New York City, NY — As job hunting can be tough, especially post-pandemic, many early-career professionals are posting their resumes on LinkedIn to gain a further reach and more opportunities.
With the recent trend of posting resumes on the professional networking platform, some experts argue that posting resumes broadly is a no-go as resumes should be tailored towards a specific company that fits one’s skillset.
“Even if all the jobs you are applying for are in the same field, there will still be differences in each role depending on the company [like] their values, keywords, and what they are looking for,” said career coach Rosie McCarthy in a video.
With the recent layoffs due to over-hiring during the pandemic and a glooming recession, many job seekers are becoming anxious to secure a role, especially one that covers living expenses.
Many recruiters recommend against it because of identity theft, plagiarism, recruiter dismissal, or job search confidentiality, according to STEM consultant Kate E. Williamson.
Yet, there are some recruiters and job search coaches who support uploading resumes to LinkedIn, like Amy Miller, a senior client lead recruiter at Amazon.
“If I’m sourcing and I find a profile I think looks pretty good… and make sure it’s a good fit, I’ll be so happy,” said Miller, a former senior recruiter at Google, in a YouTube video. “I’m going to immediately email you directly or I might even call you.”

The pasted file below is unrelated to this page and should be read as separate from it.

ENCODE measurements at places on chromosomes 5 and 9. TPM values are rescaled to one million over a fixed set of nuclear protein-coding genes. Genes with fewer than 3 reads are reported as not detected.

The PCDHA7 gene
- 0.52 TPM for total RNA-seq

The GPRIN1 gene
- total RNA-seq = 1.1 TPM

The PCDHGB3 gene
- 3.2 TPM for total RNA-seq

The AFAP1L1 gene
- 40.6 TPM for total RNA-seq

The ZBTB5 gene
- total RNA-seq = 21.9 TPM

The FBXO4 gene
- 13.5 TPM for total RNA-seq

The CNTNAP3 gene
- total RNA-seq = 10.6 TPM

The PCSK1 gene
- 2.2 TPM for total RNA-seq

Daniela Araya Molina, a 25-year-old from New York, said she had “numerous” recruiters reach out to her for roles because she posted her resume on LinkedIn, which has led to some of the best interviews she has done.
“The conversation flows more smoothly and you can tell that the recruiters are that much more open to you as a candidate. Without having my LinkedIn posted, I personally feel like I would miss out on a lot of connections and possible job opportunities.”
Overall, it remains to be split where resumes should be uploaded to LinkedIn, or online at all.
“In the end, people are hiring people and recruiters turn to LinkedIn daily to get an idea of your personality and tone of voice — something that a resume does not always allow,” said Williamson in a post. “If after all of this, you still decide to upload your resume to LinkedIn, please be smart about it and remove any personal information and other items that you are not comfortable sharing with the rest of the world.”
Kailyn Rhone, (she/her) is from Florida, but is an NYC-based journalist covering education, technology and culture. Follow her on Twitter @onlykailyn.
Edited by Nykeya Woods.